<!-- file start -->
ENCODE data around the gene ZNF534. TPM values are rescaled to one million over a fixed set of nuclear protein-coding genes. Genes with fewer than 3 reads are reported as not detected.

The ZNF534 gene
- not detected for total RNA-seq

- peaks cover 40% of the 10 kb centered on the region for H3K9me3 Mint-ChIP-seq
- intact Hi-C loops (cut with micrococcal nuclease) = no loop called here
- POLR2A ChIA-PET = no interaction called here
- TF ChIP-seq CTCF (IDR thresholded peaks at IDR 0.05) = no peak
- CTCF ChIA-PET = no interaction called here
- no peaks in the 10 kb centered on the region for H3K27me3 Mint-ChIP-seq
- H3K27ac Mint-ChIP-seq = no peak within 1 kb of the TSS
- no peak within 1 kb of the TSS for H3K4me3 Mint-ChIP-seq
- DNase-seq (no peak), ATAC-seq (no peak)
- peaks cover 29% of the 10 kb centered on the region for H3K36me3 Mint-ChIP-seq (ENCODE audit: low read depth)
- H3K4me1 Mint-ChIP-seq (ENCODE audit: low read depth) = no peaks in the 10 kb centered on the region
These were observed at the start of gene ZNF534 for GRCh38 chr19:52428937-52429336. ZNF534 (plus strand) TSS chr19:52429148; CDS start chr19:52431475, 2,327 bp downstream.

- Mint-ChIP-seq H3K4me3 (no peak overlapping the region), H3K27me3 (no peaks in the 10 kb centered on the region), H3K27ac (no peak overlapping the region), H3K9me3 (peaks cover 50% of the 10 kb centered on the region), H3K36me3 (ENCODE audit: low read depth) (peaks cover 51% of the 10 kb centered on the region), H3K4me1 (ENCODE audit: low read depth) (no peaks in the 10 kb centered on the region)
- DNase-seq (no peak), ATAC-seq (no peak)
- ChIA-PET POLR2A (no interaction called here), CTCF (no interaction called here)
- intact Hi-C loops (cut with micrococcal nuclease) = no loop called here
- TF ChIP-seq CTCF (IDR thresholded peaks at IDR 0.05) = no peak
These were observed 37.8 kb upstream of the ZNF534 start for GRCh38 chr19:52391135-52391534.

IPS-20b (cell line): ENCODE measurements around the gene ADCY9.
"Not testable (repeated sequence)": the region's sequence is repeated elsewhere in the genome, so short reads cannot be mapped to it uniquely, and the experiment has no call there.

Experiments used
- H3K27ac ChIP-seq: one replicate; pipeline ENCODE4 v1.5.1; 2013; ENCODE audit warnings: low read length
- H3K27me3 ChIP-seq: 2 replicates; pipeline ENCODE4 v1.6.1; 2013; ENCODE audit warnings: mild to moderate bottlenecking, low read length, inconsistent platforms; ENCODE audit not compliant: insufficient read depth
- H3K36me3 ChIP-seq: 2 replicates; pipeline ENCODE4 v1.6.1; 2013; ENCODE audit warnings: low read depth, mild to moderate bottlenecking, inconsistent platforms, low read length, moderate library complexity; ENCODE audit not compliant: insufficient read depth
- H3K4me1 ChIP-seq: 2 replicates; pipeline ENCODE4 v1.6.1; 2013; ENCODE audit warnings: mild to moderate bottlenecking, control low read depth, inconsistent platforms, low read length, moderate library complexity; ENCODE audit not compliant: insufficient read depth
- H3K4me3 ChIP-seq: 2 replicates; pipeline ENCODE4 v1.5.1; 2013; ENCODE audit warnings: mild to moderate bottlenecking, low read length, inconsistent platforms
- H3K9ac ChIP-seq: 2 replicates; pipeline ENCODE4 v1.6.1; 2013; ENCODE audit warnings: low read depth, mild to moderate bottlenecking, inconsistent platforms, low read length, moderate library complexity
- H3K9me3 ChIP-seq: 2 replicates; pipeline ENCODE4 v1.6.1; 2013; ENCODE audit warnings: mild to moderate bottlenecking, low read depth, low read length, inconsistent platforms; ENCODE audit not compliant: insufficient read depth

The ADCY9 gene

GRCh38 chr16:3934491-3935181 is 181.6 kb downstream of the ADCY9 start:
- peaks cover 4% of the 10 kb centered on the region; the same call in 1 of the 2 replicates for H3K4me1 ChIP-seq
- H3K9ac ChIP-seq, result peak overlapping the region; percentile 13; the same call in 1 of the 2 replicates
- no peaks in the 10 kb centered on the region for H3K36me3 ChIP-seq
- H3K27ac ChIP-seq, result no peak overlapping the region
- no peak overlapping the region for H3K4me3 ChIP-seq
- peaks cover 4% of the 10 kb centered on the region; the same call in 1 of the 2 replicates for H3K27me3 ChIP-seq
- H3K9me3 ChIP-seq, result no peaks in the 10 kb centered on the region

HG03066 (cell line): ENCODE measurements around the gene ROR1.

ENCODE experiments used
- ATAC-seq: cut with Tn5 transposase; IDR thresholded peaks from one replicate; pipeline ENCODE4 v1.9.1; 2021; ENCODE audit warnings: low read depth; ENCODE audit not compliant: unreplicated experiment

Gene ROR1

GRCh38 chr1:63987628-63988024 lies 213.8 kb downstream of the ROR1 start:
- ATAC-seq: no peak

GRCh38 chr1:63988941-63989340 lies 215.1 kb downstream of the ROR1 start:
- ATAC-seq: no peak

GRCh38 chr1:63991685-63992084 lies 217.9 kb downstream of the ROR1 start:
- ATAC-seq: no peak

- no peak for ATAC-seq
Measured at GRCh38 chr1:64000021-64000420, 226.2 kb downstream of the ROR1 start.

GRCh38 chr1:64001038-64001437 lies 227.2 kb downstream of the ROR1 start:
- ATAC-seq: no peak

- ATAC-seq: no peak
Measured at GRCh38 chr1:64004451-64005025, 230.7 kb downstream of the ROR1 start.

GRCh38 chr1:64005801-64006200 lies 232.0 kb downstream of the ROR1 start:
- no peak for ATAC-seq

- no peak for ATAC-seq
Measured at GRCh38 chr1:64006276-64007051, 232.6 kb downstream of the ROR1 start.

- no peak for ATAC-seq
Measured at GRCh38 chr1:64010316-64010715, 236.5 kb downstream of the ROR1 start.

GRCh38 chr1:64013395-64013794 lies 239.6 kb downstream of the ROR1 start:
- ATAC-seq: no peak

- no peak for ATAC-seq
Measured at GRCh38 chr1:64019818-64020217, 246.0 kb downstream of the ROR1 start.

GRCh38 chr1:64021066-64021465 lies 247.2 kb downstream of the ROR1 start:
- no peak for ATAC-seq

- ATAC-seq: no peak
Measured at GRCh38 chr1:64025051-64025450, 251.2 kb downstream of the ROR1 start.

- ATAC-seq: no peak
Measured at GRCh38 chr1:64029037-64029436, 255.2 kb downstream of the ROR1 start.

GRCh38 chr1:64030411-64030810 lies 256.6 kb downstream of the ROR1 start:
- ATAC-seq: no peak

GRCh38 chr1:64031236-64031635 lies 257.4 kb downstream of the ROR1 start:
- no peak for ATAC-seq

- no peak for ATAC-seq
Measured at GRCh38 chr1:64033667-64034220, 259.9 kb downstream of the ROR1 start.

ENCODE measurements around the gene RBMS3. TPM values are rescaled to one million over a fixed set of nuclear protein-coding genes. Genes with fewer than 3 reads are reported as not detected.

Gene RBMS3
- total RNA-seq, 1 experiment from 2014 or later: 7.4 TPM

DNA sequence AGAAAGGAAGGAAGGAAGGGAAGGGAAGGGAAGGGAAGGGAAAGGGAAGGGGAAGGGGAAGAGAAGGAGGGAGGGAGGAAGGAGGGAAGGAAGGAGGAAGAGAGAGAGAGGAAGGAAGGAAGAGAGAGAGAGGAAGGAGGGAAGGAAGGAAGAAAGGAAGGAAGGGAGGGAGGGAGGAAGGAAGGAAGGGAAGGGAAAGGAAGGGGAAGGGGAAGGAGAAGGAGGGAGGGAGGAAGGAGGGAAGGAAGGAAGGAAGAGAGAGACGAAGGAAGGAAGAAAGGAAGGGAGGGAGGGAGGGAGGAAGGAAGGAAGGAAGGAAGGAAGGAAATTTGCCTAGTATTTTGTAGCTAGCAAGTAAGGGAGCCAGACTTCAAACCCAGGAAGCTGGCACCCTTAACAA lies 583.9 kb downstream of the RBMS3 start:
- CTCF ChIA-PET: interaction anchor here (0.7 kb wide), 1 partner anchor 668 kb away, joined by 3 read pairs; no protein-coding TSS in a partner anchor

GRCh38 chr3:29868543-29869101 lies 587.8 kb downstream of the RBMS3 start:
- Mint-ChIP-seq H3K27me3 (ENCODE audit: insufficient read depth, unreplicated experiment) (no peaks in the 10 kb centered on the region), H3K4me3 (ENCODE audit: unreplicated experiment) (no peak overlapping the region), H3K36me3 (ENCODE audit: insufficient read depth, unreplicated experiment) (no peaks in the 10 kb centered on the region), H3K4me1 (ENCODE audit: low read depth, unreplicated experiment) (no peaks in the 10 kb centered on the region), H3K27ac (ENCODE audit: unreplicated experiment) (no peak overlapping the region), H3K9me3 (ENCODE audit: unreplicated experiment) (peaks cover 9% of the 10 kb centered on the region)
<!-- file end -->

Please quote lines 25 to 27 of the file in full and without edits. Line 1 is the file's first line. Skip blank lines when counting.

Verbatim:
- H3K27ac ChIP-seq: one replicate; pipeline ENCODE4 v1.5.1; 2013; ENCODE audit warnings: low read length
- H3K27me3 ChIP-seq: 2 replicates; pipeline ENCODE4 v1.6.1; 2013; ENCODE audit warnings: mild to moderate bottlenecking, low read length, inconsistent platforms; ENCODE audit not compliant: insufficient read depth
- H3K36me3 ChIP-seq: 2 replicates; pipeline ENCODE4 v1.6.1; 2013; ENCODE audit warnings: low read depth, mild to moderate bottlenecking, inconsistent platforms, low read length, moderate library complexity; ENCODE audit not compliant: insufficient read depth